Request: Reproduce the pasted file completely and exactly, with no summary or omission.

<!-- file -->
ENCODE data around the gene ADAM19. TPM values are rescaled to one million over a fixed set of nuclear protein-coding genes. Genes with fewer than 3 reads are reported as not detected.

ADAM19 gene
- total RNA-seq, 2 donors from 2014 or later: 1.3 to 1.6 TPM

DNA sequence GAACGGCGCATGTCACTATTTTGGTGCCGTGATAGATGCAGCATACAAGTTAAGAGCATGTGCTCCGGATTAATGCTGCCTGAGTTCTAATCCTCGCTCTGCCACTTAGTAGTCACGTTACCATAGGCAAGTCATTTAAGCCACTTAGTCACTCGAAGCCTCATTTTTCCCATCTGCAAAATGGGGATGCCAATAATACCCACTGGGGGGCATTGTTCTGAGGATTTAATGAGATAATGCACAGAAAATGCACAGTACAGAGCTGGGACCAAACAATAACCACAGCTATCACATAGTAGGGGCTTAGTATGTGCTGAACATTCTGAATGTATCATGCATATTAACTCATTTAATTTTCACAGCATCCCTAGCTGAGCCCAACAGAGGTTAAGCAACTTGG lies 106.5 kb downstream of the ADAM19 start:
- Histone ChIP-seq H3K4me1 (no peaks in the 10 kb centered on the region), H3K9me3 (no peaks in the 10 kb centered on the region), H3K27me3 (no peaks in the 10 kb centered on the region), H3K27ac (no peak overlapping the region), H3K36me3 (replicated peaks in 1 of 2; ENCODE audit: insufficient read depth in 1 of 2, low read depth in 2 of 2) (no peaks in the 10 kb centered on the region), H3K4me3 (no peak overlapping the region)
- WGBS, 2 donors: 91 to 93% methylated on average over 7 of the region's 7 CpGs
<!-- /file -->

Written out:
ENCODE data around the gene ADAM19. TPM values are rescaled to one million over a fixed set of nuclear protein-coding genes. Genes with fewer than 3 reads are reported as not detected.

ADAM19 gene
- total RNA-seq, 2 donors from 2014 or later: 1.3 to 1.6 TPM

DNA sequence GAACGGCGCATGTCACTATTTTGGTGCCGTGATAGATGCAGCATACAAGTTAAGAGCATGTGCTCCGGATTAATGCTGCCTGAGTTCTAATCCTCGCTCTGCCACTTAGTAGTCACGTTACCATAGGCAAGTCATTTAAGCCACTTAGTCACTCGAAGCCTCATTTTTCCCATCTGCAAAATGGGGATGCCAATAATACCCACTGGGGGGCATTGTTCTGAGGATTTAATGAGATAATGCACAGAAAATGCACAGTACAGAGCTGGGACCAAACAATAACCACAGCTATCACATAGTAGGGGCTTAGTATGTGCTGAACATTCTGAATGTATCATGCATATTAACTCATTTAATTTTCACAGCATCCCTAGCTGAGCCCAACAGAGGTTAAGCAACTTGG lies 106.5 kb downstream of the ADAM19 start:
- Histone ChIP-seq H3K4me1 (no peaks in the 10 kb centered on the region), H3K9me3 (no peaks in the 10 kb centered on the region), H3K27me3 (no peaks in the 10 kb centered on the region), H3K27ac (no peak overlapping the region), H3K36me3 (replicated peaks in 1 of 2; ENCODE audit: insufficient read depth in 1 of 2, low read depth in 2 of 2) (no peaks in the 10 kb centered on the region), H3K4me3 (no peak overlapping the region)
- WGBS, 2 donors: 91 to 93% methylated on average over 7 of the region's 7 CpGs